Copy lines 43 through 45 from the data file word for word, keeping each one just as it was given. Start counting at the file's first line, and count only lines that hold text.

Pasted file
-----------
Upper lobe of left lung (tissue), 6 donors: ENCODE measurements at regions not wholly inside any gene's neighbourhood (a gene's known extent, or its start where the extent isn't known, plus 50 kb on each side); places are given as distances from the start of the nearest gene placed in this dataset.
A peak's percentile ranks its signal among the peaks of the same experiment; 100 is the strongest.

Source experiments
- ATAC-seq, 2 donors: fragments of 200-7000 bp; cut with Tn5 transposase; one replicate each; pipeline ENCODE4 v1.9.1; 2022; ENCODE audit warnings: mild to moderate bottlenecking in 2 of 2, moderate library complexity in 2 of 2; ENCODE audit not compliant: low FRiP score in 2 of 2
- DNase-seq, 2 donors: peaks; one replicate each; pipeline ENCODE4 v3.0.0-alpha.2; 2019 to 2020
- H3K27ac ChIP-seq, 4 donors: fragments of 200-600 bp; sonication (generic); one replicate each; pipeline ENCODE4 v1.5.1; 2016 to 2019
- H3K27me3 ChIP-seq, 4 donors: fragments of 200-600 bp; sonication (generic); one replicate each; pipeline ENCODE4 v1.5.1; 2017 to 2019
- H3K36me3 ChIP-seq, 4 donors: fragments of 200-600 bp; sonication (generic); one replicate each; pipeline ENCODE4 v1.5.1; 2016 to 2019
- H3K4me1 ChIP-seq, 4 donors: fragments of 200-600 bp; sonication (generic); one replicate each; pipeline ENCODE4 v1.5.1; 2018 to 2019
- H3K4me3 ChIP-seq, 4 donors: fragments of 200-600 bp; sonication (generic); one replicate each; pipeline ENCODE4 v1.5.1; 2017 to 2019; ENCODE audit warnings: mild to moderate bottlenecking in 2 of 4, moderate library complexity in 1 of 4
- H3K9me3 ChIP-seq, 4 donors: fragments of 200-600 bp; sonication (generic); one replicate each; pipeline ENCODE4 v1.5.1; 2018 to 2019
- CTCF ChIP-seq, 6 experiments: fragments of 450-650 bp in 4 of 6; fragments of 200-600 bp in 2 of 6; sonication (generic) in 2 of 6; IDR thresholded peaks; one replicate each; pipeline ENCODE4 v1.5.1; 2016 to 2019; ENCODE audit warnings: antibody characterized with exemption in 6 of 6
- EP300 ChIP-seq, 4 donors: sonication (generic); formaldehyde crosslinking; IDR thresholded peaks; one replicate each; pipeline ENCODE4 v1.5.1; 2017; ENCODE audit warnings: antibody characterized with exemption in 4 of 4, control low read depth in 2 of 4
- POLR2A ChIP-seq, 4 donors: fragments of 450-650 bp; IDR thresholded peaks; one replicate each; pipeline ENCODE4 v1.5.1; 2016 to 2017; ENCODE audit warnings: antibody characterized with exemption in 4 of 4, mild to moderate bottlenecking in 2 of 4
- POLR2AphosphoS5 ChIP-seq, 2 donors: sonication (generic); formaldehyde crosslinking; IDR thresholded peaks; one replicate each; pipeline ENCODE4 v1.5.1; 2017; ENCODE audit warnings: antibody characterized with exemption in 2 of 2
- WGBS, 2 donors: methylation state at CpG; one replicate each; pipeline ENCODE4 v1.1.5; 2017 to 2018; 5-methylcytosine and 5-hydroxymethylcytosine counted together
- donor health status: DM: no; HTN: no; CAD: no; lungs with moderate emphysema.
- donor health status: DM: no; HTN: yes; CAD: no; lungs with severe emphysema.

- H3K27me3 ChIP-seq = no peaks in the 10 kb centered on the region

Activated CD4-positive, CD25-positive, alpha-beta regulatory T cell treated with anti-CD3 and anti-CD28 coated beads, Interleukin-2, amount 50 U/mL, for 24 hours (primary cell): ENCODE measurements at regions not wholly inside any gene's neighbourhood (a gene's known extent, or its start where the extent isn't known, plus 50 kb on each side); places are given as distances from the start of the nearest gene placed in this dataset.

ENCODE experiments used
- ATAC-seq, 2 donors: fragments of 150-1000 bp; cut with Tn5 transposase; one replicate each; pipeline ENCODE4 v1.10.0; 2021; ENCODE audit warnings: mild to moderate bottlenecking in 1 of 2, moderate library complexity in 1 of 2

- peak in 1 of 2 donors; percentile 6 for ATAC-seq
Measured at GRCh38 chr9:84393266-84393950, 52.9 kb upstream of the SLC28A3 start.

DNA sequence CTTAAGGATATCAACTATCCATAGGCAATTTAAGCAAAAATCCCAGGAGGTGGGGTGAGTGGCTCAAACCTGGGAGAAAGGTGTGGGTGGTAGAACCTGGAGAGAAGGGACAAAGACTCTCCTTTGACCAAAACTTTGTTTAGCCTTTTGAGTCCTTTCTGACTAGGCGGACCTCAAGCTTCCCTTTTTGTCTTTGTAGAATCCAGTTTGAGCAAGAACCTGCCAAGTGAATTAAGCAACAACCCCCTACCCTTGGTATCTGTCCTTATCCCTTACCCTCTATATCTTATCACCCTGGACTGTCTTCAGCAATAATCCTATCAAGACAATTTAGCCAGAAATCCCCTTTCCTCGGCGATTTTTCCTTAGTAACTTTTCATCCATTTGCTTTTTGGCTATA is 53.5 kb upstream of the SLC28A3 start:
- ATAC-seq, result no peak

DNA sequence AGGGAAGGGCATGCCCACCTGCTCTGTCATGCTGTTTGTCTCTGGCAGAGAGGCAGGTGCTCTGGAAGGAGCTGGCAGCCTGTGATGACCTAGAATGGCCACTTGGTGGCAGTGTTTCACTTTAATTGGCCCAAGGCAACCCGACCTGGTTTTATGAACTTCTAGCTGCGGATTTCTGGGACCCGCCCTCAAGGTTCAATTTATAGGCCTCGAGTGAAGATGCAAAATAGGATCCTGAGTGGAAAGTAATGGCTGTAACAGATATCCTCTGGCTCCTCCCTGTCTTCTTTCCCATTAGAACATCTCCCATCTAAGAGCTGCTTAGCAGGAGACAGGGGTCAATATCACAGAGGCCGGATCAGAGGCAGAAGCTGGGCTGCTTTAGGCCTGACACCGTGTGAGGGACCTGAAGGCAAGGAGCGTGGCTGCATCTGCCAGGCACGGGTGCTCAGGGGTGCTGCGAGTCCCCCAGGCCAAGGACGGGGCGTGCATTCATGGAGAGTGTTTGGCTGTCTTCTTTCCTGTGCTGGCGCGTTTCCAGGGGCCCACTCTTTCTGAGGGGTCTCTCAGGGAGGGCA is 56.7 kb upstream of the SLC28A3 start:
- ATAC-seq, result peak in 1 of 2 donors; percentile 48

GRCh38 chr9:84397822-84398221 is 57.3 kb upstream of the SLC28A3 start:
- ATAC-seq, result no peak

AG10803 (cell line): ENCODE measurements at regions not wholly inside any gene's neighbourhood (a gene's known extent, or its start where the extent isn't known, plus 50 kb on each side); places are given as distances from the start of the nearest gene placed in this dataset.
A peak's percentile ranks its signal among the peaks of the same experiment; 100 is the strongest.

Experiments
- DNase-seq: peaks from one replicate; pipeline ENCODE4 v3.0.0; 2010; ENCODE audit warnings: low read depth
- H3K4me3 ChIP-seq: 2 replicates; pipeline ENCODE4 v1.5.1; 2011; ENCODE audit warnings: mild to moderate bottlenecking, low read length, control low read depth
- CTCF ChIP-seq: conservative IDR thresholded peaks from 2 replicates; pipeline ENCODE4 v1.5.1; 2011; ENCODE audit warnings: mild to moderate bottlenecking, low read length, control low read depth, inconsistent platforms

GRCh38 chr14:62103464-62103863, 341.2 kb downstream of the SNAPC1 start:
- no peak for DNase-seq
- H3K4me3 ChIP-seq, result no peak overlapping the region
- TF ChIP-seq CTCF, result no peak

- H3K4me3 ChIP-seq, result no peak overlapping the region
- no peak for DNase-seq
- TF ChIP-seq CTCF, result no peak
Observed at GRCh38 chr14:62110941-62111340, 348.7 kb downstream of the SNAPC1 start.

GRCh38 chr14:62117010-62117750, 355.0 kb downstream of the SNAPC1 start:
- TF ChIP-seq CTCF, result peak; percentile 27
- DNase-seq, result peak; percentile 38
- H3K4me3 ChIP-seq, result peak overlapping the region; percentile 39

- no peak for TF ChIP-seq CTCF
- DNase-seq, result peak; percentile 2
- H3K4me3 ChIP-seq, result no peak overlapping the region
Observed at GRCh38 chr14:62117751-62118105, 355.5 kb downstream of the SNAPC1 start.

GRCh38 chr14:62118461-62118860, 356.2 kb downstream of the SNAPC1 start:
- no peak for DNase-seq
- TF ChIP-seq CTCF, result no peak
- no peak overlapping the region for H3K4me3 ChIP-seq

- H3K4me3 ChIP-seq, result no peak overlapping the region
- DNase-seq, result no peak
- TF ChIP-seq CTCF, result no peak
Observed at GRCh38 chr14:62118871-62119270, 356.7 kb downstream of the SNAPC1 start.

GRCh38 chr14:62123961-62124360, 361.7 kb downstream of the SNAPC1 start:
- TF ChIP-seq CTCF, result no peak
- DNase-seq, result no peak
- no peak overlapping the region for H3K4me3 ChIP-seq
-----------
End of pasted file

- TF ChIP-seq CTCF, result no peak
Observed at GRCh38 chr14:62110941-62111340, 348.7 kb downstream of the SNAPC1 start.

GRCh38 chr14:62117010-62117750, 355.0 kb downstream of the SNAPC1 start: